Oklahoma State (vs. Lamar): Up 38-3, Oklahoma State threw on 4th-and-2 from 2 yards out for a touchdown. Oklahoma State passed four times on their final drive of the game, including a 16-yard touchdown. They did not attempt a two-point conversion.

Wisconsin (vs. Tennessee Tech): The Badgers did not attempt a any fourth-down or two-point conversions. Wisconsin passed throughout the third quarter and once in the fourth.

Louisville (vs. Eastern Kentucky): The Cardinals did not attempt a any fourth-down or two-point conversions. They passed throughout the game and starting QB Teddy Bridgewater played into the fourth quarter.

Clemson (vs. South Carolina State): On the first drive of the game, Clemson converted a 4th-and-1 from 44 yards out. They also attempted a 4th-and-1 from 13 yards out on their second drive, up just 3-0. Clemson passed throughout the game. They did not attempt a two-point conversion.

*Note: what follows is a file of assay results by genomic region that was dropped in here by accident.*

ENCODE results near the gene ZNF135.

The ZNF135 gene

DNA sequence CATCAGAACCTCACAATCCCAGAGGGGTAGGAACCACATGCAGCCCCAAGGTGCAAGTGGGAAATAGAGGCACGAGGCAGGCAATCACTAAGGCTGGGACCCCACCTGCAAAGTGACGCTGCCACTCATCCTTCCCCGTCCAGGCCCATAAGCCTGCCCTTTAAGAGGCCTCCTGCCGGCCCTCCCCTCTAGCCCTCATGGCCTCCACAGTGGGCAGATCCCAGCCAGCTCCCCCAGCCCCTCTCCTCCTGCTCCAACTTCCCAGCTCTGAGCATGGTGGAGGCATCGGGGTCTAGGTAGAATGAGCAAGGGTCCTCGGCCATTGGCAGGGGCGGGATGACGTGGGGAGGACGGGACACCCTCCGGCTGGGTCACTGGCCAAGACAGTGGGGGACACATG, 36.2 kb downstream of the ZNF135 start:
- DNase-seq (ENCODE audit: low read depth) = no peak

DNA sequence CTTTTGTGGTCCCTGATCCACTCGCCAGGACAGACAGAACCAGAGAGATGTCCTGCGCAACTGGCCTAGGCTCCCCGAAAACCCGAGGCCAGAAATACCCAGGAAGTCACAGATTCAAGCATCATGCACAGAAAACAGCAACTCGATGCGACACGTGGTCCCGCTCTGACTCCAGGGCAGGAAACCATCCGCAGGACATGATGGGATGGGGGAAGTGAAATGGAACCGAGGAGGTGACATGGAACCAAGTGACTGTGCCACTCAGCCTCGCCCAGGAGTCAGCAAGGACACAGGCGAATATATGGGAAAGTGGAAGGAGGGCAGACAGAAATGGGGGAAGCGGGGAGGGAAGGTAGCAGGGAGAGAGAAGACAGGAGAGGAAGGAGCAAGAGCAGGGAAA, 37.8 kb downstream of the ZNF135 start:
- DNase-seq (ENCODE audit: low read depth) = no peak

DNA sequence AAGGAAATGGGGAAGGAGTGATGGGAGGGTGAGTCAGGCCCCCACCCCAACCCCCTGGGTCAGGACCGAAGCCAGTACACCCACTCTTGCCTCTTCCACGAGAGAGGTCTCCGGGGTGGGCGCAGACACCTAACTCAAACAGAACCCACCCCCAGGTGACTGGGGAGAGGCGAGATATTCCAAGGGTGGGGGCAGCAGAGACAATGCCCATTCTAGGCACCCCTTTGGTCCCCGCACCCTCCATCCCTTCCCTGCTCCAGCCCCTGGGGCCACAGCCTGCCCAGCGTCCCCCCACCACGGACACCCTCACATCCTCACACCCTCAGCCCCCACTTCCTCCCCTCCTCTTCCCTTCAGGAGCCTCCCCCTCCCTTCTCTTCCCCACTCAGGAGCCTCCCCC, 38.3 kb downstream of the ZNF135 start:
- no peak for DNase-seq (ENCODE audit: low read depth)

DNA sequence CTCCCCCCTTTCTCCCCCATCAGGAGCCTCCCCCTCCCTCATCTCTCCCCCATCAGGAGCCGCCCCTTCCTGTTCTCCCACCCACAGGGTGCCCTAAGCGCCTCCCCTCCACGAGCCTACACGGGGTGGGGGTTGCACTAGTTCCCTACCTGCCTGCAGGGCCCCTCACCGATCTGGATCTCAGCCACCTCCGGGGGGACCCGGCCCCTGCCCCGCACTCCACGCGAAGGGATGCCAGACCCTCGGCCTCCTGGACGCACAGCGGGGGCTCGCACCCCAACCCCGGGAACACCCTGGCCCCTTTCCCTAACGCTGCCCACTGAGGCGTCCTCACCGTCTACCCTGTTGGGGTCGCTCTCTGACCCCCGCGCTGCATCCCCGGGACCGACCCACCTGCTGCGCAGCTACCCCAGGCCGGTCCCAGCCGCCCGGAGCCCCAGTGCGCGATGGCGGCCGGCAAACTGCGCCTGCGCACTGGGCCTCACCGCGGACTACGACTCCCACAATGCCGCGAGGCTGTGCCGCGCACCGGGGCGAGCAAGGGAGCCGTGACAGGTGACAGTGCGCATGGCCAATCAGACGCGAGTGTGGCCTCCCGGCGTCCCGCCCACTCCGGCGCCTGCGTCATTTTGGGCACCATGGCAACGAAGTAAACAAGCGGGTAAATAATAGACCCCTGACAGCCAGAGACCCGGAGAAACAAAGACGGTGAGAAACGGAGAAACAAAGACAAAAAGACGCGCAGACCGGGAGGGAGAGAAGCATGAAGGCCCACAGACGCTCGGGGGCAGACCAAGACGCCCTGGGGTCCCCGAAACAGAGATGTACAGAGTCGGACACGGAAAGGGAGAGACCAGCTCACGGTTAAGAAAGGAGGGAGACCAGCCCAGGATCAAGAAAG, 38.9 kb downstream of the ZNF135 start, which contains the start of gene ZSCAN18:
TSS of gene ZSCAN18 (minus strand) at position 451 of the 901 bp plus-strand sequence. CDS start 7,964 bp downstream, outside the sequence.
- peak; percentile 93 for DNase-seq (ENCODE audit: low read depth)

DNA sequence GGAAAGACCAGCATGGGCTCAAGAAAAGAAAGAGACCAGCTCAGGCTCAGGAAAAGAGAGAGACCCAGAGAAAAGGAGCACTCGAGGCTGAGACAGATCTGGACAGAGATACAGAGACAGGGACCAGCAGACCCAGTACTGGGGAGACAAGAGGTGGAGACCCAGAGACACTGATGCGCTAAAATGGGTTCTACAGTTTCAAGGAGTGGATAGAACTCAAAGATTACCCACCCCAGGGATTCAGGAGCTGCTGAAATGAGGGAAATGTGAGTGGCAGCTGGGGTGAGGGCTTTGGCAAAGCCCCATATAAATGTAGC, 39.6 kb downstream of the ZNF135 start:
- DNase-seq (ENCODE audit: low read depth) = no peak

Oregon (vs. Nicholls State): Up 38-3, Oregon attempted a pass on 4th-and-5 from 39 yards out. They also attempted to convert a 4th-and-3 from 13 yards out (same score). Up 52-3, they converted a 4th-and-2 from 53 yards out. They did not attempt a two-point conversion.

Leave a Reply

This site uses Akismet to reduce spam. Learn how your comment data is processed.

%d bloggers like this: